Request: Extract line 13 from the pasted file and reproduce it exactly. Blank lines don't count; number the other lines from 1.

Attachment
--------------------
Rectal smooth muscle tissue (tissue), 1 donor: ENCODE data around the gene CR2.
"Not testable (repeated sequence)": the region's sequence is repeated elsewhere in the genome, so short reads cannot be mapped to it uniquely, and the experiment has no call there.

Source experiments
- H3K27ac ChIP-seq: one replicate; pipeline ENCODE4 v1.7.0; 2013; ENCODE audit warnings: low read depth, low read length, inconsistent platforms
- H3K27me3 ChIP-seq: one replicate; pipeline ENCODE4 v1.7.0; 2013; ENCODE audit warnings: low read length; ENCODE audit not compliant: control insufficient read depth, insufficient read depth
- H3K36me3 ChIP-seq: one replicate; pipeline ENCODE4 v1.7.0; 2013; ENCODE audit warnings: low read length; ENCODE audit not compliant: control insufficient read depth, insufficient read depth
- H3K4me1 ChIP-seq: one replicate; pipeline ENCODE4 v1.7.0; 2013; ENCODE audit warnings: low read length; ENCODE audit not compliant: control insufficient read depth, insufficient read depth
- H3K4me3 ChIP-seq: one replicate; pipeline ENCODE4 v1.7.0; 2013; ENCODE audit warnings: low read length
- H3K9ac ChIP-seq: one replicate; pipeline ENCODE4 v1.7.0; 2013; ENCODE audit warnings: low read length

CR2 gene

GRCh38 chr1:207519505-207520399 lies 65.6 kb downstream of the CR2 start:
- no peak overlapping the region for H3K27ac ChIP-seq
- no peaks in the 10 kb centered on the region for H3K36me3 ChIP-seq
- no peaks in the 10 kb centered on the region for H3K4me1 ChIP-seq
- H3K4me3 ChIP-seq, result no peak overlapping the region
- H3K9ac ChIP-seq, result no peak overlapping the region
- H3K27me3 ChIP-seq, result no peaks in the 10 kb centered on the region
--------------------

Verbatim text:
- no peaks in the 10 kb centered on the region for H3K36me3 ChIP-seq